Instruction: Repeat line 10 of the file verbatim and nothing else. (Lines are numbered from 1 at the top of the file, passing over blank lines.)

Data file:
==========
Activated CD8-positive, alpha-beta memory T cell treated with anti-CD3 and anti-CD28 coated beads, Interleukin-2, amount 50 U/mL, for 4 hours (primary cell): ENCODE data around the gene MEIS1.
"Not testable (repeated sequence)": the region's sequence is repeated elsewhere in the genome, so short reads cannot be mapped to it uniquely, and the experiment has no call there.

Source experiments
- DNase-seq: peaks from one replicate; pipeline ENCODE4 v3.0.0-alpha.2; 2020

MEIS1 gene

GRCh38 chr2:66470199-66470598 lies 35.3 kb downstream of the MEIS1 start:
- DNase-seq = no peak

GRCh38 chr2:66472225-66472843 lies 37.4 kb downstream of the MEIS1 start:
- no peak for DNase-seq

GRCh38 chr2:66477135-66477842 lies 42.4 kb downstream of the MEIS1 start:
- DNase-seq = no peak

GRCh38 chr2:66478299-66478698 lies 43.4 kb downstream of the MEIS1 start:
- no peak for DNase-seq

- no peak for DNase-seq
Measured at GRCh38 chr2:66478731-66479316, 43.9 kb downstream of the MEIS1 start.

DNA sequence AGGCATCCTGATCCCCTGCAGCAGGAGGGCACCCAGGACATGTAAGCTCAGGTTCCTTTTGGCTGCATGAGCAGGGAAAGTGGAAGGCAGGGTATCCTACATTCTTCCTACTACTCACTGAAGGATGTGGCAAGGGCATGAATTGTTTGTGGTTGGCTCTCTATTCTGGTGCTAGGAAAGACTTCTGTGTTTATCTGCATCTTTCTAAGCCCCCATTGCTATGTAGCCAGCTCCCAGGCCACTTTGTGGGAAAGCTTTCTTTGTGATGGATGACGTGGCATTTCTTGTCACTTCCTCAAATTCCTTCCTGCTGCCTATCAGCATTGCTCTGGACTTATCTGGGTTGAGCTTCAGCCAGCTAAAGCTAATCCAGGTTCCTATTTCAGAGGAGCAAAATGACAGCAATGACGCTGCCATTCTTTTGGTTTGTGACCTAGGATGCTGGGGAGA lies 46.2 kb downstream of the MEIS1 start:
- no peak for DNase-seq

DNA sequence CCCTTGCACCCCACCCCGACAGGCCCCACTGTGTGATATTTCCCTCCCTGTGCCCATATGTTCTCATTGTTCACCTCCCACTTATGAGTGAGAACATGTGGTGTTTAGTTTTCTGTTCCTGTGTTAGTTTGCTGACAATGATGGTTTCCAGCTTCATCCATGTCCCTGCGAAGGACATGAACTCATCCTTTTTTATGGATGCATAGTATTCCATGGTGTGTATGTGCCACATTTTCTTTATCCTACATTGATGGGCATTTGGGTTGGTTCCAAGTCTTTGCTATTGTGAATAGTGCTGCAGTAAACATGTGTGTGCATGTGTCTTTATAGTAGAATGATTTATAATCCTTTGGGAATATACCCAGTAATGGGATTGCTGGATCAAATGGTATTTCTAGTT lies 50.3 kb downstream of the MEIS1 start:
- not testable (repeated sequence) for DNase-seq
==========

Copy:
GRCh38 chr2:66477135-66477842 lies 42.4 kb downstream of the MEIS1 start: